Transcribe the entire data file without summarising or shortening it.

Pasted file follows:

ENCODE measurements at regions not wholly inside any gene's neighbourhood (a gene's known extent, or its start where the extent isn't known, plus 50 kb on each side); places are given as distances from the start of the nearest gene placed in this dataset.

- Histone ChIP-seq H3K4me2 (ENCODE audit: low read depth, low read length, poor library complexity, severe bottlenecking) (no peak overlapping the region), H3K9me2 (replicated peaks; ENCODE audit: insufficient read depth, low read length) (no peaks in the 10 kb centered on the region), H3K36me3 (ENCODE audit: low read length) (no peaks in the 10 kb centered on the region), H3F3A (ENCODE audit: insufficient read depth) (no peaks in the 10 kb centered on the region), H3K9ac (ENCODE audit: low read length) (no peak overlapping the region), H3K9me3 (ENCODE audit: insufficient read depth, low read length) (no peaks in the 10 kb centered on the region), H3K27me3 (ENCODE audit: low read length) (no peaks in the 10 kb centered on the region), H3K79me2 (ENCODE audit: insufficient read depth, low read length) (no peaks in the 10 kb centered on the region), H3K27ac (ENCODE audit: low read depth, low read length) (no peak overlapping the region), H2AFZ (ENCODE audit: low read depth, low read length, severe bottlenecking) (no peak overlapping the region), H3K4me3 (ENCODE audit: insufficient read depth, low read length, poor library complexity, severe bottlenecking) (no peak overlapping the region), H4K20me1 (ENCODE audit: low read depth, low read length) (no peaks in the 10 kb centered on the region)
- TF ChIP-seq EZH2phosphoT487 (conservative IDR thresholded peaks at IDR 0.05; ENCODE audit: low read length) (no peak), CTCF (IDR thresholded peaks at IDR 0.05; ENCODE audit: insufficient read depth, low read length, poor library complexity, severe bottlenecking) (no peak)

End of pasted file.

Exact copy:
ENCODE measurements at regions not wholly inside any gene's neighbourhood (a gene's known extent, or its start where the extent isn't known, plus 50 kb on each side); places are given as distances from the start of the nearest gene placed in this dataset.

- Histone ChIP-seq H3K4me2 (ENCODE audit: low read depth, low read length, poor library complexity, severe bottlenecking) (no peak overlapping the region), H3K9me2 (replicated peaks; ENCODE audit: insufficient read depth, low read length) (no peaks in the 10 kb centered on the region), H3K36me3 (ENCODE audit: low read length) (no peaks in the 10 kb centered on the region), H3F3A (ENCODE audit: insufficient read depth) (no peaks in the 10 kb centered on the region), H3K9ac (ENCODE audit: low read length) (no peak overlapping the region), H3K9me3 (ENCODE audit: insufficient read depth, low read length) (no peaks in the 10 kb centered on the region), H3K27me3 (ENCODE audit: low read length) (no peaks in the 10 kb centered on the region), H3K79me2 (ENCODE audit: insufficient read depth, low read length) (no peaks in the 10 kb centered on the region), H3K27ac (ENCODE audit: low read depth, low read length) (no peak overlapping the region), H2AFZ (ENCODE audit: low read depth, low read length, severe bottlenecking) (no peak overlapping the region), H3K4me3 (ENCODE audit: insufficient read depth, low read length, poor library complexity, severe bottlenecking) (no peak overlapping the region), H4K20me1 (ENCODE audit: low read depth, low read length) (no peaks in the 10 kb centered on the region)
- TF ChIP-seq EZH2phosphoT487 (conservative IDR thresholded peaks at IDR 0.05; ENCODE audit: low read length) (no peak), CTCF (IDR thresholded peaks at IDR 0.05; ENCODE audit: insufficient read depth, low read length, poor library complexity, severe bottlenecking) (no peak)